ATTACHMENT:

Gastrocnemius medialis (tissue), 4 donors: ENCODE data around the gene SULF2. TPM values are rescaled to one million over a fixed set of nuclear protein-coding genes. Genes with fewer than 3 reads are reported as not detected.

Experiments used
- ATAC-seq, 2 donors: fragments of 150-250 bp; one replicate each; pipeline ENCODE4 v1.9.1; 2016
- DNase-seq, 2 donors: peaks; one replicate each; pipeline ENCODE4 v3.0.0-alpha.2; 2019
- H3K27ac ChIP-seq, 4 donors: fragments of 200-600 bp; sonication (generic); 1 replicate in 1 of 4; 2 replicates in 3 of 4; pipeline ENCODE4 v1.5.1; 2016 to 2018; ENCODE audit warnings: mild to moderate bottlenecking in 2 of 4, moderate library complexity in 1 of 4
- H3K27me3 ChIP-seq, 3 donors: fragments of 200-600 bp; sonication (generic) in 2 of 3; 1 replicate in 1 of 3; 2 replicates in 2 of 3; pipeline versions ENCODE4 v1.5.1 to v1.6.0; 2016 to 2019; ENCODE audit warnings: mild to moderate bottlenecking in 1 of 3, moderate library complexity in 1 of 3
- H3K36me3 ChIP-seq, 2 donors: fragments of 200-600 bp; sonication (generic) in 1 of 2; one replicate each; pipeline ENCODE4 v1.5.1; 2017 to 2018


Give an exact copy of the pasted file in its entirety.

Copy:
Gastrocnemius medialis (tissue), 4 donors: ENCODE data around the gene SULF2. TPM values are rescaled to one million over a fixed set of nuclear protein-coding genes. Genes with fewer than 3 reads are reported as not detected.

Experiments used
- ATAC-seq, 2 donors: fragments of 150-250 bp; one replicate each; pipeline ENCODE4 v1.9.1; 2016
- DNase-seq, 2 donors: peaks; one replicate each; pipeline ENCODE4 v3.0.0-alpha.2; 2019
- H3K27ac ChIP-seq, 4 donors: fragments of 200-600 bp; sonication (generic); 1 replicate in 1 of 4; 2 replicates in 3 of 4; pipeline ENCODE4 v1.5.1; 2016 to 2018; ENCODE audit warnings: mild to moderate bottlenecking in 2 of 4, moderate library complexity in 1 of 4
- H3K27me3 ChIP-seq, 3 donors: fragments of 200-600 bp; sonication (generic) in 2 of 3; 1 replicate in 1 of 3; 2 replicates in 2 of 3; pipeline versions ENCODE4 v1.5.1 to v1.6.0; 2016 to 2019; ENCODE audit warnings: mild to moderate bottlenecking in 1 of 3, moderate library complexity in 1 of 3
- H3K36me3 ChIP-seq, 2 donors: fragments of 200-600 bp; sonication (generic) in 1 of 2; one replicate each; pipeline ENCODE4 v1.5.1; 2017 to 2018